At RIVS, we help recruiters improve the quality and speed of their hiring process through digital interviews, and we’ve noticed that our most successful clients use employee referral programs as a key facet of their hiring pipeline. The reason is intuitive: great employees know great candidates.
And yet, despite all of the intuitive reasons why employee referrals should be a big win for just about every company, we only see it used successfully at a few. The reason, we think, is that although many employers have a formalized incentive program for referrals, it’s easy to miss some key points that make the process viable.
Here are our thoughts on what makes employee referral programs really work on a scale that impacts your talent pipeline.
#1: Expedited Interview Action
If an employee gives a referral and the company doesn’t interview (or at least screen) the candidate within a week or two, do you think the employee will offer another referral soon? We doubt it.
The reason is simple: the employee is spending social capital on both sides, and a let-down this early in the process can be embarrassing. Suppose an employee refers a longtime acquaintance, and tells the acquaintance of the referral (you can discourage this but it’s highly likely to occur). If the referral doesn’t lead to at least a screening call, the acquaintance and the employee are both left in an odd spot.
Leave an employee in an uncomfortable situation like this, and you can bet that the flow of referrals will grind to a halt.
#2: Public Recognition at Offer Acceptance Time
We wouldn’t advise paying out a referral incentive at the time of offer acceptance — you really should pay out the full incentive after some period of time following the beginning of employment (perhaps 3 months). However, it’s crucial that you do something to recognize and thank the referrer at the time of offer acceptance, even if that recognition is not of great monetary value.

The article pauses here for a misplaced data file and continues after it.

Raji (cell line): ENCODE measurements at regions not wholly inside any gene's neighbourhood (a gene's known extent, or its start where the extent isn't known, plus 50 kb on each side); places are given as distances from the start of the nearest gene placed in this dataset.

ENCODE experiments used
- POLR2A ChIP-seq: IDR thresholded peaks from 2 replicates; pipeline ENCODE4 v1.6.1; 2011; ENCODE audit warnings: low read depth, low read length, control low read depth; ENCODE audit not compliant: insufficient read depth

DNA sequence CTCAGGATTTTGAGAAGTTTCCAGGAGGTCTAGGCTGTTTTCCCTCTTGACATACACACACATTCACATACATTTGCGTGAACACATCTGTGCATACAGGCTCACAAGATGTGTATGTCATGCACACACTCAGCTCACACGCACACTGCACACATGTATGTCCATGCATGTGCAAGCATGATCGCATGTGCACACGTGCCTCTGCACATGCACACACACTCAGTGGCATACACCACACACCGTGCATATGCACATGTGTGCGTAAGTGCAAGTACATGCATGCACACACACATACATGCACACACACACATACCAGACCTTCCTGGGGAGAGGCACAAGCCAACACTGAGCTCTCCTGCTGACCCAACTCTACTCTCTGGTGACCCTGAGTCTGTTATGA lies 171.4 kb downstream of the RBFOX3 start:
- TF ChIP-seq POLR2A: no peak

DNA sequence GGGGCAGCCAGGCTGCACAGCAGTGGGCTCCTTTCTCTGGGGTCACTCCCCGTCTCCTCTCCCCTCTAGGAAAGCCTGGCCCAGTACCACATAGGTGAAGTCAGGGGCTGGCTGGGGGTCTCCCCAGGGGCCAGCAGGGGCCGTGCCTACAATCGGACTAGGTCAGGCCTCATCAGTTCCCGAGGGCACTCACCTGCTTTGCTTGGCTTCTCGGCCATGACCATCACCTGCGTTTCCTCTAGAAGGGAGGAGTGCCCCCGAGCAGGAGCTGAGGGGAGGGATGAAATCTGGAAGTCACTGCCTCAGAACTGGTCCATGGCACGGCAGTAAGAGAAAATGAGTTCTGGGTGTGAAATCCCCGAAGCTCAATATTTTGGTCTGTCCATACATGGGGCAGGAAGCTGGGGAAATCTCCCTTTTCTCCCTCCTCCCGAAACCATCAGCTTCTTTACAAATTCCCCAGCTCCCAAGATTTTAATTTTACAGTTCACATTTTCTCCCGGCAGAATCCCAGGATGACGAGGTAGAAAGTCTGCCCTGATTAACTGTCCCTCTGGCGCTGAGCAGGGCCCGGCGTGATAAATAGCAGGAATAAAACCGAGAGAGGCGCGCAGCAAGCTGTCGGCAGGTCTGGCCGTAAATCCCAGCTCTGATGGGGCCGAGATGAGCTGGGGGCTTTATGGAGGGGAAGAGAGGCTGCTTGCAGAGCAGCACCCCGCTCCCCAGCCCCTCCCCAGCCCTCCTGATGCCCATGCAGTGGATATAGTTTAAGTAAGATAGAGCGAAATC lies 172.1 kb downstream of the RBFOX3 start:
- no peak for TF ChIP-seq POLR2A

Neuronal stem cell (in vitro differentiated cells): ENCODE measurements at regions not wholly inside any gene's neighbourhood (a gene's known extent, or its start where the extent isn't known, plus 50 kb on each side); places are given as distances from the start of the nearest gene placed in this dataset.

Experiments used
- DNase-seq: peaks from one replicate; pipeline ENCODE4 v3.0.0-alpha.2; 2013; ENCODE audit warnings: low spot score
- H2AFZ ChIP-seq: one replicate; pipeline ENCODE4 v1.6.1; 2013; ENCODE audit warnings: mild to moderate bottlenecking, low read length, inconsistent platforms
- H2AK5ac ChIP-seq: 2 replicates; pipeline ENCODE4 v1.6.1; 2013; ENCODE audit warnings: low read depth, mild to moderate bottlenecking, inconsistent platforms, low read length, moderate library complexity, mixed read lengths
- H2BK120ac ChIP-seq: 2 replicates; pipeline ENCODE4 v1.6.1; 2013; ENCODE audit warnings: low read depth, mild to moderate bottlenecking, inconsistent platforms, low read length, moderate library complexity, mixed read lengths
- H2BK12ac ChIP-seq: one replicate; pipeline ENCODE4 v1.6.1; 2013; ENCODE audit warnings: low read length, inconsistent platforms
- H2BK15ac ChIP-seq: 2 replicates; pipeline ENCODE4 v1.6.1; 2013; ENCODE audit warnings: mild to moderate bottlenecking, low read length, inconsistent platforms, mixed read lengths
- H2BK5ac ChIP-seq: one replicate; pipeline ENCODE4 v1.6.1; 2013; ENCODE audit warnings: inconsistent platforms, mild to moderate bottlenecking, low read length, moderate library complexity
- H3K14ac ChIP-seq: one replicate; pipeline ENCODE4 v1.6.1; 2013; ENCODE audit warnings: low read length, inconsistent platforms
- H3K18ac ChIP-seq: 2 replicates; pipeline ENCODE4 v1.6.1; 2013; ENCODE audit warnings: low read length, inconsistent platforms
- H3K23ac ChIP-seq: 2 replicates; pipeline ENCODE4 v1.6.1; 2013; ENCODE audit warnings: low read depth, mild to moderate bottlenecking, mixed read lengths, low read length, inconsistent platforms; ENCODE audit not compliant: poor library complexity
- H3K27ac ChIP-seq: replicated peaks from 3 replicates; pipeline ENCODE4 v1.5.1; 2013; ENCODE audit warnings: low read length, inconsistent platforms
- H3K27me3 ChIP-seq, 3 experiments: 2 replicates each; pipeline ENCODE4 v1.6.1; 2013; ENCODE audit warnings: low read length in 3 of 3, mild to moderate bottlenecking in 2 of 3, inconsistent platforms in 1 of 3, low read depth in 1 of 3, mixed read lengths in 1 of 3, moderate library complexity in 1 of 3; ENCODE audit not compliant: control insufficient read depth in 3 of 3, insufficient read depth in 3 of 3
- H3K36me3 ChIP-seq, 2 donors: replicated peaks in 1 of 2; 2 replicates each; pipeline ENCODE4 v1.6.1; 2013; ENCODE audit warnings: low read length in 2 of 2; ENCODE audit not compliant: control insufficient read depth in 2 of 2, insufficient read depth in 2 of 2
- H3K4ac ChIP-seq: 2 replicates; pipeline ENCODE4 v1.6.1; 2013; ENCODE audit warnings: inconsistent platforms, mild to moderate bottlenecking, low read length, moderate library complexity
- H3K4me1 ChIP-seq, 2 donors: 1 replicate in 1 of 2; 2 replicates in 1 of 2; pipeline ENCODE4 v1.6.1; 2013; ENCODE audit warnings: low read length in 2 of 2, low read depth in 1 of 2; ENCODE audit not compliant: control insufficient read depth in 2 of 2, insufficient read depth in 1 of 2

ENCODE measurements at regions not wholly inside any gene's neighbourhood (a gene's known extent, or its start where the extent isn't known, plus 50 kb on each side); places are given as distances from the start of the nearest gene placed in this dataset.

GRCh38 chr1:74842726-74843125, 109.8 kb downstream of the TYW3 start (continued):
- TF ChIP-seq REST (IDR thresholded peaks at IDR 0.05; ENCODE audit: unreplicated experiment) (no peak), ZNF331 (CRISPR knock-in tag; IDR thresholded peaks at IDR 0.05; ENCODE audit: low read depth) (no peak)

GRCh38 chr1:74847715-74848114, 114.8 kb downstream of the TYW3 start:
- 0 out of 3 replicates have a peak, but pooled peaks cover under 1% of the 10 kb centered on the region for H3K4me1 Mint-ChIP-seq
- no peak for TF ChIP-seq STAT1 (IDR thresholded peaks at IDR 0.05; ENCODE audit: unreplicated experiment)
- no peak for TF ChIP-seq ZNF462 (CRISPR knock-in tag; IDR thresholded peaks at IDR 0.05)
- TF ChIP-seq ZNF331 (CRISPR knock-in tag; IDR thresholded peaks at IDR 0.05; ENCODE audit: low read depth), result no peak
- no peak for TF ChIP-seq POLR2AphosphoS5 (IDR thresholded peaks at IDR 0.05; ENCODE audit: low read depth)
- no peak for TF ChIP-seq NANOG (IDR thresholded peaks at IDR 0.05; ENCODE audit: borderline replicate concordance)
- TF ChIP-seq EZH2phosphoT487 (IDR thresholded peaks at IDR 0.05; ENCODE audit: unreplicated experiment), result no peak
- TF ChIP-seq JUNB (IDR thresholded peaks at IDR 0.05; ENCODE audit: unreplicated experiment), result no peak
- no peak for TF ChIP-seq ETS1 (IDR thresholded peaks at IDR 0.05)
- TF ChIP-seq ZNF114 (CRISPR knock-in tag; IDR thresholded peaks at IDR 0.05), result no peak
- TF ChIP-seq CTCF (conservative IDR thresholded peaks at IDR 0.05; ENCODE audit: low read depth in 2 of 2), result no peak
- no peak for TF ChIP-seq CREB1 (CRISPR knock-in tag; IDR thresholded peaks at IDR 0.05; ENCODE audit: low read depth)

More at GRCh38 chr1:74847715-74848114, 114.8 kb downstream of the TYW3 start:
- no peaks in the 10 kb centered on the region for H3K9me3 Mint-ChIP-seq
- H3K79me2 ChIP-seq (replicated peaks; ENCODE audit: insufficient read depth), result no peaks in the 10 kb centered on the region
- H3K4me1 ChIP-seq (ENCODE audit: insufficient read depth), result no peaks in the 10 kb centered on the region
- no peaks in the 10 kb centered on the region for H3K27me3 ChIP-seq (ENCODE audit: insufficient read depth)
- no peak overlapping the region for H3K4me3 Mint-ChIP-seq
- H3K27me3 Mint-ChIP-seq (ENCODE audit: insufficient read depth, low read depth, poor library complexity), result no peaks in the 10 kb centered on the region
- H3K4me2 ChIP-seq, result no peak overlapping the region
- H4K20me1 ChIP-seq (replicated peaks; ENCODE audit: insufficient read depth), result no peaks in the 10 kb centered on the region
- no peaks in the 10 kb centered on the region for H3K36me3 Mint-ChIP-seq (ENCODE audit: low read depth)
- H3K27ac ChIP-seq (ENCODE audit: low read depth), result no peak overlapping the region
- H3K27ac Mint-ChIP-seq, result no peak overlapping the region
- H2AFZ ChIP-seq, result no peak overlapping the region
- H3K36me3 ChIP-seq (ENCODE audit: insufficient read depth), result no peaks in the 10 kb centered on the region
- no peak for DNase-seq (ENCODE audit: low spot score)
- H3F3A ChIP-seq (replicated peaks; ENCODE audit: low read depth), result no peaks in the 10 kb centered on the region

How about a simple tchotchke that contains the company’s brand and just the words “Thank You”, something small enough that folks who have done several referrals will have a growing pile on their desk? It sure wouldn’t hurt to walk by a respected colleague’s desk and be reminded visually that employee referral is valued.
#3: Timely Recognition at Incentive Time
Most companies with an employee referral program pay a monetary incentive after 3-6 months following the candidate’s hire date, presuming the candidate remains an employee in good standing by the end of that time period.
But, here’s where it goes wrong. Usually the payroll team administers this bonus in a fairly mechanical fashion. Requirements met? Referral fee paid.
That definitely fulfills the obligation, but it misses the opportunity for the hiring manager of the new employee, to go in-person to the referrer and say “thank you.” Better yet, perhaps the tradition should be for the hiring manager to take both the referrer and the employee out to lunch to celebrate the win-win-win!
Employee Referral Wrap-Up
The place where most employee referral programs go wrong, isn’t in the letter of the law of how the program is structured. The place that the programs go wrong, is when they are implemented mechanically without the easy win of pairing the program’s steps with all of the “feel good” that should rightfully be associated with it. Try the above three steps and let us know what you think! And, as those referrals start to flow in, bring them through a modernized digital interview process with RIVS!